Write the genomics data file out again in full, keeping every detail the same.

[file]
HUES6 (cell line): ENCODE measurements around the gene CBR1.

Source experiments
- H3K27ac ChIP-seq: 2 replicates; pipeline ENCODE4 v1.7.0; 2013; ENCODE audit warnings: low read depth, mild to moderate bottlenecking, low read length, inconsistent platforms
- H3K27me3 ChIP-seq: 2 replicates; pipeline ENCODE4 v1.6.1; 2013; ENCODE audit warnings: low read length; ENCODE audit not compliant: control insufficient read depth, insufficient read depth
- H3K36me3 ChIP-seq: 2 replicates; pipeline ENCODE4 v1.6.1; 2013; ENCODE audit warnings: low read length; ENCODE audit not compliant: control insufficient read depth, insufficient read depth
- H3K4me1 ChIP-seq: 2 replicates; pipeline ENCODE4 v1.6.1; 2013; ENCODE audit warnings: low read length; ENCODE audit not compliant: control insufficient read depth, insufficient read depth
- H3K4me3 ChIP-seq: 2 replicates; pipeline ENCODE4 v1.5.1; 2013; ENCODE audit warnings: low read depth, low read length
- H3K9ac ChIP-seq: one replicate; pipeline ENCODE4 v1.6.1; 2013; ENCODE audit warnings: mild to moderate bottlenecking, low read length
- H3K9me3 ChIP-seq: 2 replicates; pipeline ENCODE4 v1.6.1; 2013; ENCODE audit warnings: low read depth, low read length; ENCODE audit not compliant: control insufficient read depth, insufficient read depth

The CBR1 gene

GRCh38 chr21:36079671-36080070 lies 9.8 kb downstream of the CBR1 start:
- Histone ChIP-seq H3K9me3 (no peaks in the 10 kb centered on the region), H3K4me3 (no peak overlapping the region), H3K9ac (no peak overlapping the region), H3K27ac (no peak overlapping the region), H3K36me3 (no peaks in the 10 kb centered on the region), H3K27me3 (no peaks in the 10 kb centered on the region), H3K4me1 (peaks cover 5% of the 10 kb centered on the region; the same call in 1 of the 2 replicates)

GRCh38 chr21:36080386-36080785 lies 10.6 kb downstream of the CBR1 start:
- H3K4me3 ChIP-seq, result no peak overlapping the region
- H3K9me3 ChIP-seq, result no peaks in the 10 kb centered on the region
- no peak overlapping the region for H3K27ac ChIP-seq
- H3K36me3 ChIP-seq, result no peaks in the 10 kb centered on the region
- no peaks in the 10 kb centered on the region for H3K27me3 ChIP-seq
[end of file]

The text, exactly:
HUES6 (cell line): ENCODE measurements around the gene CBR1.

Source experiments
- H3K27ac ChIP-seq: 2 replicates; pipeline ENCODE4 v1.7.0; 2013; ENCODE audit warnings: low read depth, mild to moderate bottlenecking, low read length, inconsistent platforms
- H3K27me3 ChIP-seq: 2 replicates; pipeline ENCODE4 v1.6.1; 2013; ENCODE audit warnings: low read length; ENCODE audit not compliant: control insufficient read depth, insufficient read depth
- H3K36me3 ChIP-seq: 2 replicates; pipeline ENCODE4 v1.6.1; 2013; ENCODE audit warnings: low read length; ENCODE audit not compliant: control insufficient read depth, insufficient read depth
- H3K4me1 ChIP-seq: 2 replicates; pipeline ENCODE4 v1.6.1; 2013; ENCODE audit warnings: low read length; ENCODE audit not compliant: control insufficient read depth, insufficient read depth
- H3K4me3 ChIP-seq: 2 replicates; pipeline ENCODE4 v1.5.1; 2013; ENCODE audit warnings: low read depth, low read length
- H3K9ac ChIP-seq: one replicate; pipeline ENCODE4 v1.6.1; 2013; ENCODE audit warnings: mild to moderate bottlenecking, low read length
- H3K9me3 ChIP-seq: 2 replicates; pipeline ENCODE4 v1.6.1; 2013; ENCODE audit warnings: low read depth, low read length; ENCODE audit not compliant: control insufficient read depth, insufficient read depth

The CBR1 gene

GRCh38 chr21:36079671-36080070 lies 9.8 kb downstream of the CBR1 start:
- Histone ChIP-seq H3K9me3 (no peaks in the 10 kb centered on the region), H3K4me3 (no peak overlapping the region), H3K9ac (no peak overlapping the region), H3K27ac (no peak overlapping the region), H3K36me3 (no peaks in the 10 kb centered on the region), H3K27me3 (no peaks in the 10 kb centered on the region), H3K4me1 (peaks cover 5% of the 10 kb centered on the region; the same call in 1 of the 2 replicates)

GRCh38 chr21:36080386-36080785 lies 10.6 kb downstream of the CBR1 start:
- H3K4me3 ChIP-seq, result no peak overlapping the region
- H3K9me3 ChIP-seq, result no peaks in the 10 kb centered on the region
- no peak overlapping the region for H3K27ac ChIP-seq
- H3K36me3 ChIP-seq, result no peaks in the 10 kb centered on the region
- no peaks in the 10 kb centered on the region for H3K27me3 ChIP-seq